Active participation in politics by the youth is fundamental in developing the democratic process. This participation can take many shapes and forms; it can limit itself to young adults voting for one’s favourite candidate, or can extend to becoming an active worker of the party supported. Or, if one’s views are not adequately represented by any party, being politically aware and making a conscious decision to not support any party or politician can also be seen as a conscious political choice. After all, abstaining from voting based on the lack of representation of one’s views is a clear statement about where the vote lies.
However, the recent debate surrounding the revival of student political unions in universities misses the point. While the principle argument behind it, much like the one made above, is predicated on the need for the youth to take part in the democratic process to facilitate it, student unions are not the only, nor the best way to achieve the stated purpose. Political discourse is inherently important at universities to create more politically aware graduates. Considering these individuals have a stake in the democratic process for years to come, increasing political awareness at an early age could lead to creating an electorate that makes informed decisions that can benefit them the most. The current voting trends in Pakistan are still plagued by voting based on personalities, familial and tribal affiliations and a sense of duty or loyalty to specific candidates. In a situation like this, voting for ideologies or principles goes out the window. However are student unions the only way to engage students in political dialogue?
The only active student union in Pakistan, the Islami Jamiat Talba (IJT), has left us wary of the potential for student unions to commit acts of violence, which is a very central element behind IJT’s philosophy. Students have been beaten for talking to their female classmates, have had their bodies burned with irons for playing music too loudly and have been terrorised into complying with IJT directives. IJT’s members use their advantage of numbers over other students in a very similar way to the street power used by JI and other religious organisations. Disturbing reports have been surfacing from the Quad-e-Azam University of late, about increasing IJT presence. Some argue that other unions would diminish IJT’s power. The Leftist unions and their activities in the seventies and eighties however paint a very different picture. Zia’s Islamisation and its battle with the Left swept into universities through student unions, and the violence that followed has not been forgotten. The Islamic Jamiat Talba (IJT) turned into the monster that it is today by winning this fight. While a moderate or left-leaning union would offer a counter-narrative to IJT’s regressive and conservative mindset, there is a very high chance of clashes between unions leading to increased violence at educational institutions.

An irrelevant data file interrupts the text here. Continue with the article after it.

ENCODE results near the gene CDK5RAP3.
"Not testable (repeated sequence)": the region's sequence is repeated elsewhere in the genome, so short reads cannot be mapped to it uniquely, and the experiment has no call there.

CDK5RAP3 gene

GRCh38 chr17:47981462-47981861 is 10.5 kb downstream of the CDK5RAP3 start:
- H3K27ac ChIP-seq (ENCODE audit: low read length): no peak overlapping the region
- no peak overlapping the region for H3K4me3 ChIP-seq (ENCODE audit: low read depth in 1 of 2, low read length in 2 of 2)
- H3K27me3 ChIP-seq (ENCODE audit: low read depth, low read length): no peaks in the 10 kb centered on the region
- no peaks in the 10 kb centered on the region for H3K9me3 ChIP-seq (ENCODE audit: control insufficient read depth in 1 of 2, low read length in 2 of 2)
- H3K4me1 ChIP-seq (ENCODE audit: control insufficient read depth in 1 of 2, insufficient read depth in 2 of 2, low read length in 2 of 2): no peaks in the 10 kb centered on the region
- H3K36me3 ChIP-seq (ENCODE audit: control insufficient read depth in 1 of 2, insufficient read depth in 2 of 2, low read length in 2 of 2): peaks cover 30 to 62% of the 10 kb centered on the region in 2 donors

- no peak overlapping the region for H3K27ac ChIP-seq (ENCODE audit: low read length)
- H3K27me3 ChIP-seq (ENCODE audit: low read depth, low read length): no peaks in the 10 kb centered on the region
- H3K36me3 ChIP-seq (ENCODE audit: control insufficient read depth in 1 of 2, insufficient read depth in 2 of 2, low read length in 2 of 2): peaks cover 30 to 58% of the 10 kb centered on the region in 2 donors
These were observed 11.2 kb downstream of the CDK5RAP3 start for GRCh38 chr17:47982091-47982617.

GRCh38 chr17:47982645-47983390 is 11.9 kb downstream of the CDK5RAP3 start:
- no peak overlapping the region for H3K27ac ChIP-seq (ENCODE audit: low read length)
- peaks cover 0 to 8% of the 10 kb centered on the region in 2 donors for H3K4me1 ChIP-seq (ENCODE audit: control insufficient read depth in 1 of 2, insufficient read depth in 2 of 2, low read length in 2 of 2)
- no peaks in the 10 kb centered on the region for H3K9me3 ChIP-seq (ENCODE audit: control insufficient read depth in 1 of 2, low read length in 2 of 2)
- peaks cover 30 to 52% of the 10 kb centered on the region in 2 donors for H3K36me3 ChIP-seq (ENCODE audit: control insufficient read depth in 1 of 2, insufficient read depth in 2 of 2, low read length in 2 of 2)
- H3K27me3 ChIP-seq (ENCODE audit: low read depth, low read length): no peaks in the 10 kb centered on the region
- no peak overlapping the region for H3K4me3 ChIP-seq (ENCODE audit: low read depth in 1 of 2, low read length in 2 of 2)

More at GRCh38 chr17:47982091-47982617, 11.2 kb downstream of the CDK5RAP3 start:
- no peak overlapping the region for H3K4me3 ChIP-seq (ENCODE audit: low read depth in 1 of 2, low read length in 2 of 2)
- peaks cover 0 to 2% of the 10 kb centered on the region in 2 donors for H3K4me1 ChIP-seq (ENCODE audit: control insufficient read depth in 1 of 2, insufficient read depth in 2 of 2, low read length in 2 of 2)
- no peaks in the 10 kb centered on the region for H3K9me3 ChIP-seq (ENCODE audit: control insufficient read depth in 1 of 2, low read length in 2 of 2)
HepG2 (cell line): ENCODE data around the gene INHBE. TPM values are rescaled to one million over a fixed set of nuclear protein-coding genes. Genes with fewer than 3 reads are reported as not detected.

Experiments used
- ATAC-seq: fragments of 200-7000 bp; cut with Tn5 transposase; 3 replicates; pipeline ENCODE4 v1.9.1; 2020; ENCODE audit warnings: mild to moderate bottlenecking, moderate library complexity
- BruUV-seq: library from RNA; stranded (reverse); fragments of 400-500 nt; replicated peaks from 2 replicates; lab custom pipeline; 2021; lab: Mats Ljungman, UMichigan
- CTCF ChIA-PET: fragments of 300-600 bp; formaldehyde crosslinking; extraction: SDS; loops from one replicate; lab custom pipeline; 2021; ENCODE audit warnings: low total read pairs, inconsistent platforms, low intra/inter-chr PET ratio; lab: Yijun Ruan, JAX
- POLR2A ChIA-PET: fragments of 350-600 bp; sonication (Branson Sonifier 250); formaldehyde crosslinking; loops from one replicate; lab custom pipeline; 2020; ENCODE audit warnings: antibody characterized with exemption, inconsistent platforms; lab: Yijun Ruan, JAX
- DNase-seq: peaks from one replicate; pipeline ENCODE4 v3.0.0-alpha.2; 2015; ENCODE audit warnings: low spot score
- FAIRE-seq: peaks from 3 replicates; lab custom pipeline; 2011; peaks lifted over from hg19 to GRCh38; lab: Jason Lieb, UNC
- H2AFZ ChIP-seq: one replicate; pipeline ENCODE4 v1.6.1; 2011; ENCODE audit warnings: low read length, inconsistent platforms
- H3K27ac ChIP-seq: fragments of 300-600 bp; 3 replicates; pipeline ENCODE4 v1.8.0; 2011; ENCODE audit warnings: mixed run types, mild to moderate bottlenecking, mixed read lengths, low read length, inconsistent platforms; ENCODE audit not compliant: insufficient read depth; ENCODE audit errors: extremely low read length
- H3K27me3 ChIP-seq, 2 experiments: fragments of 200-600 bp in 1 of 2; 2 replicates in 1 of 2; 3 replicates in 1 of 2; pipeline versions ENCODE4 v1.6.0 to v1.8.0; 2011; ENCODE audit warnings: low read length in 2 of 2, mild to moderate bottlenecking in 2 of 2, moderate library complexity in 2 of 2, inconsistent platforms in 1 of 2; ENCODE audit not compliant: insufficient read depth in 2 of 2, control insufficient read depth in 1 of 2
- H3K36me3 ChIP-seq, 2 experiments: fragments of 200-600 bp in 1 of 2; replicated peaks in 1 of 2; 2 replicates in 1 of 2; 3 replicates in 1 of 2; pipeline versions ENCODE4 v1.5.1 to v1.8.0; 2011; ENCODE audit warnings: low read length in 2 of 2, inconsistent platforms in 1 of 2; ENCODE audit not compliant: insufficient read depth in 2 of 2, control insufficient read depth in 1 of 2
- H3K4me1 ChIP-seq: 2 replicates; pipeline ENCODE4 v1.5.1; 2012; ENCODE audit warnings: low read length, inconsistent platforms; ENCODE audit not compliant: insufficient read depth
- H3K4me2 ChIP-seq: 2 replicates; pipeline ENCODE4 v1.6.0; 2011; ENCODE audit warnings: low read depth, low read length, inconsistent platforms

Political parties would of course be open to the move of reestablishing youth chapters at different universities. As a matter of policy, most established parties have used violence to get their point across, which is why allowing parties to form their own student unions is not the best of ideas. Our students must not sacrifice their lives for lofty political ideals that even their own leaders do not believe. Political leaders wield great power over the minds of their followers, and they often use this to their advantage at great cost. Sending supporters to contend with their rivals and creating violent situations for political point-scoring comes naturally to all politicians. There is no check that can be placed on blindly following a cult of personality other than education and clarity of thought, and sometimes even these are not enough.
The alienation from politics is a big problem. If the objective is to increase political awareness among the youth, we must look at avenues other than forming student unions that might end up doing more harm than good. To mitigate this problem, students need to be informed about current affairs on a regular basis. This will not prove to be too challenging if the ratings generated from news shows are worth anything. They cannot be force-fed this information, and the youth must be personally invested in the future of its country in order to participate towards its improvement. The only way that this can be achieved is by reminding them that an active stake in politics could go a long way in determining the future of the ideological trajectory Pakistan will take. Schools and universities that encourage debating among the students, hold mock-parliamentary and United Nations sessions, are on the right track towards creating a more conscientious generation. PTI’s campaign in the 2013 elections and the successive two years should be a lesson for all parties. If PTI, a party that promised nothing but a change from the status quo, could rally such numbers out of a disenchanted youth, think of the scores of young people that will be attracted to a cause if there is an actual tangible improvement that they are supporting.
A large voter base automatically leads to greater accountability of politicians. Our representatives will have to appeal to a larger electorate, and this bigger audience will consist of a very large part of the youth if the country’s population statistics are kept in mind. A more dynamic electorate that competing political parties have to get votes from will enable the politicians to rise above the stagnation. Those that cannot will be weeded out, for the benefit of the democratic process. More political parties that promise greater things can be created, with more ideologies and political perspectives covered. This process is gradual. It will not take days, weeks or even years, but decades to improve substantially.